The GPI IFS data reduction pipeline has the following top level requirements:
The data pipeline comprises several main components, all written in IDL:
When running, the DRP constantly looks for data to reduce, either in the form of new FITS files (in “automatic” mode, used for real-time analysis while observing) or new reduction “recipes” (in regular mode for post-observing analysis). Output data, like the input, are saved as FITS files. Reduced calibration files are stored in a special Calibrations Database directory allowing appropriate calibrations to be retrieved automatically at each step of data reducion. As the pipeline processes data, it can also display plots or figures on screen, or send data to the GPItv display and data analysis tool for interactive exploration of images and spectra. An administration console provides a status display of the data reduction process, and keeps a log of all messages generated during reduction.
The most complex step in the data reduction is the conversion from 2D raw IFS frames to 3D datacubes. Because the light from each lenslet in the IFS is dispersed across many detector pixels, the process of uniquely assigning flux from detector pixels back to GPI’s field of view is complex. This is called ‘Data-cube Extraction’. The overall process is similar for both spectral and polarimetry modes, though algorithmic details differ.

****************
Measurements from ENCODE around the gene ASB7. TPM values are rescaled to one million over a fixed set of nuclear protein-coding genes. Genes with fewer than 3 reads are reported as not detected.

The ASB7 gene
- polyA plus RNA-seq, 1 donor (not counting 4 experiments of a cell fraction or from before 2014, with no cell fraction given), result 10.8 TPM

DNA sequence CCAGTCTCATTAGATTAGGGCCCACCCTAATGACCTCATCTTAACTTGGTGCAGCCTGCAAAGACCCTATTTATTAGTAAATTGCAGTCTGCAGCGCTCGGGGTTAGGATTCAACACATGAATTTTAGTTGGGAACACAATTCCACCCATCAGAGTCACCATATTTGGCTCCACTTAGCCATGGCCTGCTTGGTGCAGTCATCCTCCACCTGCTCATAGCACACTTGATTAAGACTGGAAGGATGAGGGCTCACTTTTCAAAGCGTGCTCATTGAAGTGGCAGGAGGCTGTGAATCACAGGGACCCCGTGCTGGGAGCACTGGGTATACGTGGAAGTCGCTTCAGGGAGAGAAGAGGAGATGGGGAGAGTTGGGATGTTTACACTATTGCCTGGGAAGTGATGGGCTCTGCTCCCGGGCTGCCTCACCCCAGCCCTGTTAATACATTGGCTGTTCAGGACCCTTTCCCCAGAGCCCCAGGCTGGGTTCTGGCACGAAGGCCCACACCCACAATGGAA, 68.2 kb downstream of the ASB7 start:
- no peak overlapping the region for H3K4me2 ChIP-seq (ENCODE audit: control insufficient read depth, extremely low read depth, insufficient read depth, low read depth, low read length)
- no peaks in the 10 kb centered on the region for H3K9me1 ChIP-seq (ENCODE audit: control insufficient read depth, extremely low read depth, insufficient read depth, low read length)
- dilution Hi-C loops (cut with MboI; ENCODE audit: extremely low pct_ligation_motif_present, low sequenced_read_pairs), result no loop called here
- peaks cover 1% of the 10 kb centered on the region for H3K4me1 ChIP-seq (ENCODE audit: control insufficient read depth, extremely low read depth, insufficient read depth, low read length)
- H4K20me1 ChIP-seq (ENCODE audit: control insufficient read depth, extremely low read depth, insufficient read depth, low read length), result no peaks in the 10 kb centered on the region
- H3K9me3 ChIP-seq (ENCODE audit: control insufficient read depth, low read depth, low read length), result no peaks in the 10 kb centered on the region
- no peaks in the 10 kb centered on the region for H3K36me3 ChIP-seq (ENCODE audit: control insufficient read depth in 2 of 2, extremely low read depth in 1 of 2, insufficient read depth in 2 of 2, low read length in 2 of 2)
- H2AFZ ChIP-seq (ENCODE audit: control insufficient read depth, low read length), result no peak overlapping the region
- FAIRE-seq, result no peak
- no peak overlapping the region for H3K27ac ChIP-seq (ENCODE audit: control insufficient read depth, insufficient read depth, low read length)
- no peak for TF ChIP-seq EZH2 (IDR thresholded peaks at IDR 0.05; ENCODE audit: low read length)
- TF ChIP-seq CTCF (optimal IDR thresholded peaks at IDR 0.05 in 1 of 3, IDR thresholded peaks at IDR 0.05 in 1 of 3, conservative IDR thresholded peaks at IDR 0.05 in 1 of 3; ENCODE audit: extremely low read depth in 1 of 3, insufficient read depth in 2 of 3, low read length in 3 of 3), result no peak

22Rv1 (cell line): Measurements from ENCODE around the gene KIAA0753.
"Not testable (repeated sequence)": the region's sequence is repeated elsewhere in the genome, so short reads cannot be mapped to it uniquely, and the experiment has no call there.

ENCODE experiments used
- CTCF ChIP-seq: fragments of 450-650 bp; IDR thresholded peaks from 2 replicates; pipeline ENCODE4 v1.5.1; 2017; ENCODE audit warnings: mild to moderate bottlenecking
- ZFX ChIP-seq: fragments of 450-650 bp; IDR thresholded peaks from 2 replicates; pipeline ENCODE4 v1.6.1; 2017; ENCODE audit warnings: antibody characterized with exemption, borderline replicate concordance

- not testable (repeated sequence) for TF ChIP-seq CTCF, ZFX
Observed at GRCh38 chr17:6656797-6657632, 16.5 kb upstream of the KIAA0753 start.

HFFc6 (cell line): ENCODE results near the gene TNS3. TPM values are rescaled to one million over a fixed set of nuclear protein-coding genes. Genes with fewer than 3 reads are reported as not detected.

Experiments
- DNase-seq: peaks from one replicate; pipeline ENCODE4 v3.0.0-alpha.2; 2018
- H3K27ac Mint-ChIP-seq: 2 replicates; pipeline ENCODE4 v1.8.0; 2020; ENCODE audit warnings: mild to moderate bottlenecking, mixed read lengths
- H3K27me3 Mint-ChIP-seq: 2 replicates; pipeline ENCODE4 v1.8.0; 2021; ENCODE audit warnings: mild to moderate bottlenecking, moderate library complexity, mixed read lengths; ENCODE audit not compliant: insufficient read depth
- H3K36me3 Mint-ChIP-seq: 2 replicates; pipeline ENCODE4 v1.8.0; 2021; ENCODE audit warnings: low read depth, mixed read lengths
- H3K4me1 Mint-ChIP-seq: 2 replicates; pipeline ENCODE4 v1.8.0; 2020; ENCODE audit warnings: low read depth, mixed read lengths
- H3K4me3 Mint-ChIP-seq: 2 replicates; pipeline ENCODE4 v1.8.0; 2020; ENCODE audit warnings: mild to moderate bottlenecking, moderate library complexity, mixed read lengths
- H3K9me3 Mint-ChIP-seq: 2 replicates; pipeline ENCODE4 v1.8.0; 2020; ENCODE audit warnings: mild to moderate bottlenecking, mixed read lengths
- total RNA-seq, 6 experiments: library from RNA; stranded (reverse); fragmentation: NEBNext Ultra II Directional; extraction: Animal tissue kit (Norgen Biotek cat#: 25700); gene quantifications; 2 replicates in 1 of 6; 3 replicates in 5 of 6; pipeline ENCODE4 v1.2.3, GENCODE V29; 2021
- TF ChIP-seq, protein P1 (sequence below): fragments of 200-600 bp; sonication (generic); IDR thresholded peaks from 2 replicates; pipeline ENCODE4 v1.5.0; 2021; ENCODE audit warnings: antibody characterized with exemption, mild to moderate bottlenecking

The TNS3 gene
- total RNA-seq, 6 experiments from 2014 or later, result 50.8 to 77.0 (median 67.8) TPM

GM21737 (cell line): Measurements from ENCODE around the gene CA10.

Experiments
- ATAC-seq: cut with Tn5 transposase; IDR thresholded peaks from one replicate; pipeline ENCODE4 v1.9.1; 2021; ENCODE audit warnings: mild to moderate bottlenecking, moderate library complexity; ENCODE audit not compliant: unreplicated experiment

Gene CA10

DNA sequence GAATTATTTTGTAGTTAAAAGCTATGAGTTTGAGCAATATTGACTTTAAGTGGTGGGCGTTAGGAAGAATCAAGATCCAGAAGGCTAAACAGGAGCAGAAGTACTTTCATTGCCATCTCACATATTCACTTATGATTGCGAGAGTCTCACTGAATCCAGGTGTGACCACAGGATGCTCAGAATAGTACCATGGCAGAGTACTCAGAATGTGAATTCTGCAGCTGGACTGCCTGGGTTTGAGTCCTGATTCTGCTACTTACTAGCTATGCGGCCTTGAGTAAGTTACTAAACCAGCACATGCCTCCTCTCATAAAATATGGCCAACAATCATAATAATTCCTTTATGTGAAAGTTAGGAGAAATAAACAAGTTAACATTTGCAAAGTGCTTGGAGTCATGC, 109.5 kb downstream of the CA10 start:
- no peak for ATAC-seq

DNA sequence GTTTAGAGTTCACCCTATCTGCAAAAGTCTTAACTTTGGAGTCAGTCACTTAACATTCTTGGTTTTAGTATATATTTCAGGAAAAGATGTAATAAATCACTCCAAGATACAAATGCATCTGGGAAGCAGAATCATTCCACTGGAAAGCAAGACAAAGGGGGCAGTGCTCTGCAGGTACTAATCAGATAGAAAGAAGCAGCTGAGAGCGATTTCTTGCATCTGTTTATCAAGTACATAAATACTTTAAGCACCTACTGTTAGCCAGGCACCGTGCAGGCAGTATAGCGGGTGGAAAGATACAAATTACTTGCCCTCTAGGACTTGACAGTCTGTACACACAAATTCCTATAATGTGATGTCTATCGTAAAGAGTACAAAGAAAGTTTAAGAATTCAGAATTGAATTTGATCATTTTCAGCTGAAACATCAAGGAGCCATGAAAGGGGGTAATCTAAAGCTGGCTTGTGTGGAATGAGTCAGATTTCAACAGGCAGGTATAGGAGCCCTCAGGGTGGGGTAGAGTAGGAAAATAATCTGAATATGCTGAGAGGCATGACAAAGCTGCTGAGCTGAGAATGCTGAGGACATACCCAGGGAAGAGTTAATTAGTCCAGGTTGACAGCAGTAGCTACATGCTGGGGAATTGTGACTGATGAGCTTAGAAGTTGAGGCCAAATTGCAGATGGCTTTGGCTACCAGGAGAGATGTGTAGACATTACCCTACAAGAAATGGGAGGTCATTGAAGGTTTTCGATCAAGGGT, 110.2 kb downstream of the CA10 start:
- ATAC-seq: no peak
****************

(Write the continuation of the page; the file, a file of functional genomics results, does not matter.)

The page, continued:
For each mode (prism+filter choice), a map of the reimaged lenslet array geometry must be made based on observations of calibration lamps (e.g. the locations and wavelength solutions of the ~37000 microspectra). This calibration data is produced from arc lamps for use in the extraction process. These calibrations should be moderately stable, and obtaining the necessary lamp data is expected to be part of Gemini’s facility calibrations rather than requiring calibration by individual users. Photometric, spectral, and polarimetric standards must be observed at night in the usual manner. The GPI IFS Data Pipeline is designed to reduce all of this calibration data, and to reduce scientific data to the level where an astronomer can begin custom analyses.